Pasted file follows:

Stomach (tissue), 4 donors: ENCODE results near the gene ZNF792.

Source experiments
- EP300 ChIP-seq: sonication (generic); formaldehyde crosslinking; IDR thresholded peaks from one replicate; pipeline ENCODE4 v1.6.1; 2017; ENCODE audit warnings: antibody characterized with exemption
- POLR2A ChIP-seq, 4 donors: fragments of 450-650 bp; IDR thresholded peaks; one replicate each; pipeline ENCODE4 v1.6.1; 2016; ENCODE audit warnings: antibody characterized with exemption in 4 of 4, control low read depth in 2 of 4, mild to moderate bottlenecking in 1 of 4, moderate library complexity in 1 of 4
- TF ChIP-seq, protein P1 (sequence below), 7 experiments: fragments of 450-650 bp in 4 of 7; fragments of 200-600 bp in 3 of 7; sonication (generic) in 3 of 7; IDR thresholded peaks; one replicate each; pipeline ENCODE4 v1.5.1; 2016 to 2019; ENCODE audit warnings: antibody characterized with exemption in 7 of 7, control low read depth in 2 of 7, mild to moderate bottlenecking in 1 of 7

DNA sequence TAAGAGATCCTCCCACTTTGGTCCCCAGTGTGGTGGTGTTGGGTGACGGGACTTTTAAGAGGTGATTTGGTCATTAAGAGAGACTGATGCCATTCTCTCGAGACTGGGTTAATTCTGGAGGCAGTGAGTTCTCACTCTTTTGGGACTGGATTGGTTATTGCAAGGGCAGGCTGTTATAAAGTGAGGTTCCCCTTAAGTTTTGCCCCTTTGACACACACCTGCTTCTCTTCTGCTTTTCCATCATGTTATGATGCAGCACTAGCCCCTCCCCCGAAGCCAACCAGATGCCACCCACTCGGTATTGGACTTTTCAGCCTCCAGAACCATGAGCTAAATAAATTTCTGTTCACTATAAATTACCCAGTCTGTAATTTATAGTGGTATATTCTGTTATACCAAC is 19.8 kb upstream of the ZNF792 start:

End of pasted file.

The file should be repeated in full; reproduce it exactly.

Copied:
Stomach (tissue), 4 donors: ENCODE results near the gene ZNF792.

Source experiments
- EP300 ChIP-seq: sonication (generic); formaldehyde crosslinking; IDR thresholded peaks from one replicate; pipeline ENCODE4 v1.6.1; 2017; ENCODE audit warnings: antibody characterized with exemption
- POLR2A ChIP-seq, 4 donors: fragments of 450-650 bp; IDR thresholded peaks; one replicate each; pipeline ENCODE4 v1.6.1; 2016; ENCODE audit warnings: antibody characterized with exemption in 4 of 4, control low read depth in 2 of 4, mild to moderate bottlenecking in 1 of 4, moderate library complexity in 1 of 4
- TF ChIP-seq, protein P1 (sequence below), 7 experiments: fragments of 450-650 bp in 4 of 7; fragments of 200-600 bp in 3 of 7; sonication (generic) in 3 of 7; IDR thresholded peaks; one replicate each; pipeline ENCODE4 v1.5.1; 2016 to 2019; ENCODE audit warnings: antibody characterized with exemption in 7 of 7, control low read depth in 2 of 7, mild to moderate bottlenecking in 1 of 7

DNA sequence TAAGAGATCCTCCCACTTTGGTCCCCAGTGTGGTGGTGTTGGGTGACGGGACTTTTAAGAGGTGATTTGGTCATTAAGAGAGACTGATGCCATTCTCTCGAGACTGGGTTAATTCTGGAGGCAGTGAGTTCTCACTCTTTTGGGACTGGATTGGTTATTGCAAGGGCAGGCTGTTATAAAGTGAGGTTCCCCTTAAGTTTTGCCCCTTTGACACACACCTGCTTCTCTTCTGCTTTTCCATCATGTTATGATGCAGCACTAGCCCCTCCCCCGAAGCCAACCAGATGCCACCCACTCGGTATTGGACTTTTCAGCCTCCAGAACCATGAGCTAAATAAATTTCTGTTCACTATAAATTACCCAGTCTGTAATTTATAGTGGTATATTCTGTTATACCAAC is 19.8 kb upstream of the ZNF792 start: